Anyone who has followed me on instagram over the past couple of years will be familiar with my cold water antics. Some would say madness. But I digress.
I spent my the happiest summers of my childhood cold water swimming. Except it wasn’t called that then. It was just swimming. We lived by the sea, there was a very old sea water pool (it’s now listed and locally it’s the stuff of legend) that was where my friends and me hung out to achieve maximum levels of freedom from parents.
I’d like to say that I kept that cycle of summer swimming up into adulthood but that’s not true. They were a rare novelty. But there was a hankering for it, a certain nostalgia and a certain knowing that it made me feel better.
When I moved home to Northern Ireland, I reconnected with that part of me. And I plucked up the courage to keep going into September. Spurred on by the harbour swimmers, a group of ladies who swim at the harbour every morning at 930 come rain or shine. I did it because it was a challenge. It felt good. It connected me to a group of likeminded friends who had joined me with that. It was the ultimate immersion in nature. And as it turned out the ultimate exercise in mindfulness. Nigh on impossible to dwell on the past or the future when swimming in the cold.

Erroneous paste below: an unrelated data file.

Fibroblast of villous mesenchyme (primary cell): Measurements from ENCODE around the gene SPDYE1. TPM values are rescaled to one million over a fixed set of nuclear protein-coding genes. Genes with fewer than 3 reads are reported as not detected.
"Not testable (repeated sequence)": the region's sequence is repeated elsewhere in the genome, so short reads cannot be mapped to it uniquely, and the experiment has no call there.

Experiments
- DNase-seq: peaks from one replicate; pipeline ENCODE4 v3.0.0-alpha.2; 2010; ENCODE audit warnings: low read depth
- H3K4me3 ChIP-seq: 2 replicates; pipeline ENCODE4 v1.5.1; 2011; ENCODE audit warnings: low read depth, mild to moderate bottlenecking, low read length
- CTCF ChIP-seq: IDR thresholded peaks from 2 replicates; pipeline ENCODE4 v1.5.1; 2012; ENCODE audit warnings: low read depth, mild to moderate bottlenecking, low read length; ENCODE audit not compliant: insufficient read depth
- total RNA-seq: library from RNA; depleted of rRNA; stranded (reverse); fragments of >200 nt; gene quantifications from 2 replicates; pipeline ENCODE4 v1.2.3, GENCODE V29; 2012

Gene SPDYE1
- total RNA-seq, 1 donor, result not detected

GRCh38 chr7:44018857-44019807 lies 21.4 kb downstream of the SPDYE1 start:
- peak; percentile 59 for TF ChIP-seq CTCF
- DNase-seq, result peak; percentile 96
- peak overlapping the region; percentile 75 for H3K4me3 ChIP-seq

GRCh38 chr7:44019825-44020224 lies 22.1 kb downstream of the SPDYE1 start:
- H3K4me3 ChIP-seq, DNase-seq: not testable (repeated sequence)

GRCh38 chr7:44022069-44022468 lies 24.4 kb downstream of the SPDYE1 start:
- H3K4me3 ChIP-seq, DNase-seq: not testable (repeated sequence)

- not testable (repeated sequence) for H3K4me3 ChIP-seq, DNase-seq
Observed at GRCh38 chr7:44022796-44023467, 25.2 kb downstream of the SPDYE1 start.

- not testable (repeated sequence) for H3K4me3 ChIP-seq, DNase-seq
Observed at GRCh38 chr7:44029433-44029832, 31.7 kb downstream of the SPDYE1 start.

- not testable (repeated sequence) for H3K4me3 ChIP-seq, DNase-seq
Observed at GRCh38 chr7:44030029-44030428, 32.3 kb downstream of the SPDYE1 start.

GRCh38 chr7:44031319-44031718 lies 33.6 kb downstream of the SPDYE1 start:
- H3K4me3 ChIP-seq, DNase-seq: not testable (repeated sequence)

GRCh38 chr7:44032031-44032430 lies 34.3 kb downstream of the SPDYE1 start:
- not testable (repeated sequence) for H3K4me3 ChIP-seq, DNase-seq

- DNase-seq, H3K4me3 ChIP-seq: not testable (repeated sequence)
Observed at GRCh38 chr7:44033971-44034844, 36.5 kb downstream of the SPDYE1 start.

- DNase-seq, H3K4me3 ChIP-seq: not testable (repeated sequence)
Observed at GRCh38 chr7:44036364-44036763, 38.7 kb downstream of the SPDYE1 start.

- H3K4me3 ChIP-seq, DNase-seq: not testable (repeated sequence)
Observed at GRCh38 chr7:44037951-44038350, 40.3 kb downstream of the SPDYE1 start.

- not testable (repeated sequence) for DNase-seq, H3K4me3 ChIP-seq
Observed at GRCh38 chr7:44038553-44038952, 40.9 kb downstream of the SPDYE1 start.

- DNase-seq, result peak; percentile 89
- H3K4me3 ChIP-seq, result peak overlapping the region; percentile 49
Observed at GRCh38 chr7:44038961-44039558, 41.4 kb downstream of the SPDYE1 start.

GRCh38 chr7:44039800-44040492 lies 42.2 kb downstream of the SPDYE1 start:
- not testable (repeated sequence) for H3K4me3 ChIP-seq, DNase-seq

All good. But then a strange thing happened, I found it was altering my stress levels day-to-day. Even on the days I wasn’t swimming, I was calmer, more present, less afraid. I wasn’t alone. When I started to read up on it I realised that what the cold had done was to train my stress reactions. The act of getting into cold water places a stress on the body and puts you into the ‘fight or flight’ mode. When you control this – which you inevitably do if you want to swim – using your breath, you send you body back into what’s known as ‘rest and digest’ mode. You flex your reactions like a muscle. And what happens? That muscle gets stronger. So when you’re in a position that would trigger a stress reaction, you are better placed to deal with it. You can handle the stress better. Largely by flipping back into that calmer mode.
As far as I’m concerned, that’s one part of it. The other side is the bit that I like to call “badassery”. I often refer to a morning swim as topping up my levels of badass to make me feel like I’m a superhero. Put simply, there’s a moment as you’re about to immerse in cold water where every ounce of your being is telling you to stop. But you keep going. It’s a mindset thing. I find counting down from five is enough to push me through it. Once you’re in, you’re in. You’ve tested yourself, you’ve won. And with that tiny victory, you feel better, more powerful.
During a particularly tough period in my work last year, I was navigating some fairly tricky issues that called on me to dig into my reserves. If I ended up on a call with some self-serving a**hole, I knew that the tiny acts of courage involved in cold water swimming had knitted a web of support to get me through. Chances are said counterpart wasn’t in the Irish Sea in December. That helps.
Some achieve the same through turning the shower to cold and I can’t fault the logic but added to the cold, the immersion in the wild and untamed sea is the ultimate in bringing you back to yourself. A better version of yourself.